MY SOS CALL RIGHT NOW IS THIS: WOULD YOU PLEASE PRAY FOR MY FAMILY AND MYSELF. I FEEL OVERWHELMED BY THE PRESENCE OF EVIL WITHIN AND AROUND ME. It's hard to ask you for this, I feel a bit selfish, but it's imperative, and this is war![14]
Cohen later advanced his theories on Penn and Teller's show Bullshit!,[15] on shock jock Howard Stern's radio program,[16] and on Paula Zahn's CNN program (see image). Following his appearance on Paula Zahn, NARTH issued a statement opposing "holding therapy" as a therapeutic approach.[17] Warren Throckmorton, a Christian reparative therapy advocate, commented:
...when my wife watched the clip (I taped it), she said she couldn't get past the "ick factor" to even evaluate what was said. We discussed which was the ickiest, the tennis racket slamming the pillow while screaming at mom; or the client-cuddle technique where Richard holds his client like a baby in a kind of nursing position. We couldn't decide.[18]

Cohen was then interviewed by Jason Jones on the March 19, 2007 episode of The Daily Show. Cohen later apologized for this appearance and asked for donations to help him hire a PR agent.[19] After this appearance, NARTH and PFOX systematically removed all references to Cohen from their website[20] and Exodus International issued a position statement distancing themselves from him.[21] Cohen was, for a time, the president of PFOX.[22]

Beliefs about sexual orientation Edit


Cohen's 2001 book Coming Out Straight calls homosexuality a "same-sex attachment disorder" and details his methods of sexual reorientation therapy, including his theory of the causes of same-sex attraction, his methods of changing sexual orientation, and stories of people who have undergone his therapies.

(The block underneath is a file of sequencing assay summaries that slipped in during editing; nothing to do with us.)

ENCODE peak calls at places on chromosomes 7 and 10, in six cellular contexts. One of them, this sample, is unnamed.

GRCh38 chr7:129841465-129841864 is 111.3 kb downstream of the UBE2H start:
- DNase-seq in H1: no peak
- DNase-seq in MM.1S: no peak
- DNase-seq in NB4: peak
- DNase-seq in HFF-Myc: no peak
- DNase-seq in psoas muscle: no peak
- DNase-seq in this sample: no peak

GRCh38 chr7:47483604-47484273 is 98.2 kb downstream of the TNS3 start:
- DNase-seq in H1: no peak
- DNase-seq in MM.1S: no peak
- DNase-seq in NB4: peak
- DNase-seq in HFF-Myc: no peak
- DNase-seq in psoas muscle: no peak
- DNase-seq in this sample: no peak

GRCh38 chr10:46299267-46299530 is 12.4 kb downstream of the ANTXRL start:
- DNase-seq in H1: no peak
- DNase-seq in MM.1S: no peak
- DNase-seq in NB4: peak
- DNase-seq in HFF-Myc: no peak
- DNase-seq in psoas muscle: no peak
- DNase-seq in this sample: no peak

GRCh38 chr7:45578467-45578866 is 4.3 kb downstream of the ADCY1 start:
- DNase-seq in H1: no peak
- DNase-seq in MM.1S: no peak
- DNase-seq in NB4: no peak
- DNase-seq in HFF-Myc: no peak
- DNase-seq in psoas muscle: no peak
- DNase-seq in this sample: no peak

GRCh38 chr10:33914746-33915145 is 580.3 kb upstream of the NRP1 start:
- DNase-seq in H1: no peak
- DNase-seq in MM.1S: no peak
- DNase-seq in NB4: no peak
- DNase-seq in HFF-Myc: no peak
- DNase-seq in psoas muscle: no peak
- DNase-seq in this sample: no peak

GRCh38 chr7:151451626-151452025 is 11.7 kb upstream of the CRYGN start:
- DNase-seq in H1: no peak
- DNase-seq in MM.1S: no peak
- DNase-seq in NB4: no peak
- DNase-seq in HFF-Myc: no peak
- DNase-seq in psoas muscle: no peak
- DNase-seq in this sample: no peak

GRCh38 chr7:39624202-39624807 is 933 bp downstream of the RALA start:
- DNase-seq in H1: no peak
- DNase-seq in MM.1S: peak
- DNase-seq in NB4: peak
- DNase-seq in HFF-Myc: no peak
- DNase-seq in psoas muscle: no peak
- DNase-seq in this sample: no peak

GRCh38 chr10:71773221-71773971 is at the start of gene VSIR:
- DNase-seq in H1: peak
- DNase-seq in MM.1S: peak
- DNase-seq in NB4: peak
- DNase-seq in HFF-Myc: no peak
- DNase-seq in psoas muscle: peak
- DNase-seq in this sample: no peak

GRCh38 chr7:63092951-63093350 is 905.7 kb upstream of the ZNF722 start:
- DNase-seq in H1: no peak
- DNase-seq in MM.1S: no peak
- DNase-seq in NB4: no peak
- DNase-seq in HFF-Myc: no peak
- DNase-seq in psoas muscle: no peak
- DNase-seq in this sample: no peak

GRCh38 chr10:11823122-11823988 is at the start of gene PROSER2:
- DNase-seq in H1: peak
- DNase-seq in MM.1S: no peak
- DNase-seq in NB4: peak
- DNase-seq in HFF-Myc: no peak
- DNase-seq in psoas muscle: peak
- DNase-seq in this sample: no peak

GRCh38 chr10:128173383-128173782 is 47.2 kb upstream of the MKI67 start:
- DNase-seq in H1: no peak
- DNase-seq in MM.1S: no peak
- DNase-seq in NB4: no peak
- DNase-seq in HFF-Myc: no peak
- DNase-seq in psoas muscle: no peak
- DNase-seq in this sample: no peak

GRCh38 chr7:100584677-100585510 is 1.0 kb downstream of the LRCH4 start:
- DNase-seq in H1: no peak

Cohen describes the "hidden meanings" of same-sex attraction as:

  1. need for same-sex parent's love
  2. need for gender identification
  3. fear of intimacy with the opposite sex[23]

Cohen claims several root causes of same-sex attraction including heredity; temperament; family dynamics; "wounds" from a parent or sibling; social, peer, or cultural "wounds"; body image "wounds"; and sexual abuse. Cohen employs as many as 22 techniques including family systems therapy, cognitive therapy, meditation and affirmations, "inner child healing," and journaling.

One of the techniques he uses, bioenergetics, involves physical exercises that is purported to facilitate the resurgence of repressed feelings. The International Institute for Bioenergetic Analysis states that this activity allows the client to confront and process these feelings, working towards forgiveness and reconciliation.[1][24] He demonstrated this by smashing a tennis racket into a pillow while screaming "Mom! Why did you do that to me?" Another, "holding therapy," involves cuddling a male client on his lap and repeating affirming words to him to attempt to establish healthy, non-sexual male bonding that may have been absent during childhood.[25]

Medical view of attempts to change sexual orientation Edit

The medical and scientific consensus is that reparative therapy is potentially harmful and that there is no evidence that it is effective.[3][26] No mainstream medical organization endorses reparative therapy and many have affirmed that the techniques are ineffective and damaging to clients.[3]

These organizations include the American Psychiatric Association, the American Psychological Association, the American Counseling Association, the National Association of Social Workers, the American Academy of Pediatrics, the American Association of School Administrators, the American Federation of Teachers, the National Association of School Psychologists, and the National Education Association.[3][27] The ethics guidelines of these organizations discourage, and sometimes prohibit, its practice.[28]

Bibliography Edit

  • Cohen, R. Alfie's Home (1993) ISBN 0-9637058-0-6, self-published.